Joining Exponea frontend team & improving productivity

Lukas FrycProduct


I joined the Exponea team 4 months ago with the desire to make a difference by developing the promising product and turning a fresh technological vision into reality.

All I had was a love for frontend technologies (Angular in particular) and solving complex performance and visualization problems, a hope to broaden my skills in single page application User Experience improvement (something I fell in love with when working with Andres Galante) and last but not least a recommendation from my friend Viliam, who assured me that the project was in good shape. On the other hand, joining a running project always comes with certain challenges: many new things to learn, specifics of the product and code base to get used to…

Exponea was no different. The app was Angular 1.4 at the time, and it was logically divided into 47 modules that shared 123 common angular directives. Overall, the code base seemed well-managed with several really smart ideas. But there were also things I did not like, such as the structure of CSS stylesheets and most prominently, missing end-to-end tests. (More on that later.)


Fast turnaround cycle to unlock productivity

A few introductory tasks later, it became apparent that the development setup would need some love – the LESS build step with the reload of the app took too long. Those who had a chance to work with me previously will know that I take fast development turnaround really seriously 😉

Improving LESS build time

Several “surgically precise cuts” into the Gulp build were all that was needed to rid the build process development profile of unnecessary application themes, introduce caching of intermediate results of the LESS compiler, and turn off minification. The resulting CSS stylesheets were reloaded in place without the need for full page refresh with Browsersync, and source maps were generated to help people find their bearings in the code before compilation. All in all, a huge boost in productivity, and only 3s needed to see changes in LESS files.

How can large number of small flies kill the browser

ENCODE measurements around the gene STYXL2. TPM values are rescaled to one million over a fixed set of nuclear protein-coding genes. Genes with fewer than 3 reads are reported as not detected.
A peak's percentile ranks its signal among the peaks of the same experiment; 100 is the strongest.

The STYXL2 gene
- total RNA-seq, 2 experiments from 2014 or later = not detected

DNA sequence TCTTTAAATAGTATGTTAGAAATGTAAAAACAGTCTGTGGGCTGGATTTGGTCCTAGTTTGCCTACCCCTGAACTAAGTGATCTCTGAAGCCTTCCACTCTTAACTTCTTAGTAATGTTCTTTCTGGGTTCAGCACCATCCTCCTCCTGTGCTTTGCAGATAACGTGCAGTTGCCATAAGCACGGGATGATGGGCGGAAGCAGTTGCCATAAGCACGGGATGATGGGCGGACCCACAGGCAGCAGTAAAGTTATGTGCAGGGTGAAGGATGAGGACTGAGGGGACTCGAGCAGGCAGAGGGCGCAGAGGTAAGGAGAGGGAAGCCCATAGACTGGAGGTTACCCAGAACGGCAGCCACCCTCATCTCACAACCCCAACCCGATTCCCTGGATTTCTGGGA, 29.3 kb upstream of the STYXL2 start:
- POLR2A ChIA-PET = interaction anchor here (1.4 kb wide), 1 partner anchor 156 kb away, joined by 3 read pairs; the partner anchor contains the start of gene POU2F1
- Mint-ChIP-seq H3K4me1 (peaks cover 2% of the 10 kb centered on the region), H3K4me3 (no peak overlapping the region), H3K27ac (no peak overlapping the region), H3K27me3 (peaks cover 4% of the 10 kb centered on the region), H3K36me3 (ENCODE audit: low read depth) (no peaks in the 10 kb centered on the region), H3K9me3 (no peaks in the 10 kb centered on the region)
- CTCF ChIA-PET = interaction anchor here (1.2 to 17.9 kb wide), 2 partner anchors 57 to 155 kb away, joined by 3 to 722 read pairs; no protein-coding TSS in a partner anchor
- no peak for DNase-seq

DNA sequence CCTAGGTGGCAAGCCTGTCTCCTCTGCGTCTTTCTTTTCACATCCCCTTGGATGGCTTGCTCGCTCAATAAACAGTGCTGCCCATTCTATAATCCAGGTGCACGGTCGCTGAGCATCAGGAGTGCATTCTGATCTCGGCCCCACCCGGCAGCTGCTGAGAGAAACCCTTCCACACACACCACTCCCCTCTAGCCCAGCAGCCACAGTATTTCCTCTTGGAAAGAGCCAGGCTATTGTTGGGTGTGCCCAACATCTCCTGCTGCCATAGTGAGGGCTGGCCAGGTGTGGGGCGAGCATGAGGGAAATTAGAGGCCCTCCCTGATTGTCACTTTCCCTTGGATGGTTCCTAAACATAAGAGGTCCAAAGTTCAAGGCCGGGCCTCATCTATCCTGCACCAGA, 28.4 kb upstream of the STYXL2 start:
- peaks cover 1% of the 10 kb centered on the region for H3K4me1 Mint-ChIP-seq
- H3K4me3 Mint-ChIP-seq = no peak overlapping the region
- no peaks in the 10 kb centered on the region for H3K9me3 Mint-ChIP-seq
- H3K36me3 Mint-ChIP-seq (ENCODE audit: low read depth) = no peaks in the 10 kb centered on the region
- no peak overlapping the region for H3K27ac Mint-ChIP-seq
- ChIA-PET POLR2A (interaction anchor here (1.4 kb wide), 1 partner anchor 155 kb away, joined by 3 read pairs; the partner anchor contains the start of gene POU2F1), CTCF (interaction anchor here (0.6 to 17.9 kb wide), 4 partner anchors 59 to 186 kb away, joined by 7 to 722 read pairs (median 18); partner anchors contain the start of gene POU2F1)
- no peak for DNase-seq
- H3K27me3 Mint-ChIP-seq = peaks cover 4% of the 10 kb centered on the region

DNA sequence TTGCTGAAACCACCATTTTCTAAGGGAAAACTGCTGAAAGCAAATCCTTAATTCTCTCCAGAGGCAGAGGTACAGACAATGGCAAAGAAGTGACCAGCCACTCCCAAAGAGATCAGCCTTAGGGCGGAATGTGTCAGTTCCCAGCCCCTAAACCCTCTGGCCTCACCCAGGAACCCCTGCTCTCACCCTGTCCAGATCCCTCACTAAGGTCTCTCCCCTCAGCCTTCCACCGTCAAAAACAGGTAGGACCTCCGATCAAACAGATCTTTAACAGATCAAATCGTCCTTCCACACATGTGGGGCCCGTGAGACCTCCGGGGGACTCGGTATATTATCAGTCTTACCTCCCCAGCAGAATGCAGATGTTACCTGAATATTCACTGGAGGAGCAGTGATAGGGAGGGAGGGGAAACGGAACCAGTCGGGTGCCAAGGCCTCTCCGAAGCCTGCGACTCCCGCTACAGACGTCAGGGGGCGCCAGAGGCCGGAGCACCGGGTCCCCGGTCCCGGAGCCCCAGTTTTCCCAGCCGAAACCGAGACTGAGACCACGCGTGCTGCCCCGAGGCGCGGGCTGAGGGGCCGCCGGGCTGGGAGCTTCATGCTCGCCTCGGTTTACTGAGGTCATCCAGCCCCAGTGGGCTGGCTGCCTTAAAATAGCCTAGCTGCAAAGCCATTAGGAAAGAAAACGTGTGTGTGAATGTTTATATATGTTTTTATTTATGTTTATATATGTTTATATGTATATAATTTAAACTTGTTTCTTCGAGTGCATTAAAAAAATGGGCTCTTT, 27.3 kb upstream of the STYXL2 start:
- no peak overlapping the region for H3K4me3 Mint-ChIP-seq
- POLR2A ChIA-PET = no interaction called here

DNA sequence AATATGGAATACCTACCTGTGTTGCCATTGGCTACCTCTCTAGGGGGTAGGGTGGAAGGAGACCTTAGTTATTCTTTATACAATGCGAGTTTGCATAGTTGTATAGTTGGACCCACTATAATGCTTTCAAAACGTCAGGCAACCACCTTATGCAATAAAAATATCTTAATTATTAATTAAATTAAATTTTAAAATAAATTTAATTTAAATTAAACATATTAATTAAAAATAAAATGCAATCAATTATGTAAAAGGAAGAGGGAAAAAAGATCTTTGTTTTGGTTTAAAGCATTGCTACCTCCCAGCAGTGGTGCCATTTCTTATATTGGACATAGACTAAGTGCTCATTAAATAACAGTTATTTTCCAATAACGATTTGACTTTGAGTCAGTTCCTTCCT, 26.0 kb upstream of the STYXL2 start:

However, I soon discovered another, more ominous culprit of the slow development cycle: HTML templates and JS sources were all sent to the browser non-minified, split into hundreds of files during development. The browser needed another few seconds to pull all the sources out of the Flask HTTP server running inside a vagrant machine.

What we needed was a smart caching layer, one that avoids any unnecessary costly request. Luckily, that is exactly what Service Worker offers.

Service Worker to the rescue

Service Worker serves as a middle-layer between the browser and the HTTP server, handling all resource requests and allowing to preload, cache (or generate) files primarily for an offline use of the web page.

In our case, Service Worker caches all non-API requests and opens a socket to the Gulp watcher process. The process watches all JS and HTML files and updates Service Worker about changes made in the source code. Service Worker in its turn removes the file from cache, forcing the browser to download a new file version. With this change, we were able to cut the time the app needs to reload after each change down to 3s in the case of LESS file changes and 4s in the case of JS and HTML file changes.

Voila, the developers are a happy gang again!

(Special thanks to Martin Jakubik who put lots of effort to grooming our fast-dev feature.)

Our current efforts and future plans

Even though we became more productive in our day-to-day tasks, we really didn’t want to sleep on our laurels.

Instead, we started to focus on how to enable rapid prototyping, make frontend development more accessible for the wider team, maintain consistency (both design- and code-wise) and improve the testability of the application.

In the process, we came up with a new component-oriented CSS architecture and started building a showcase of our components. We are switching to TypeScript as we speak and plan to switch to Angular 2.0 soon.

These are exciting times… If you want to keep up to date with our progress, watch our technical blog.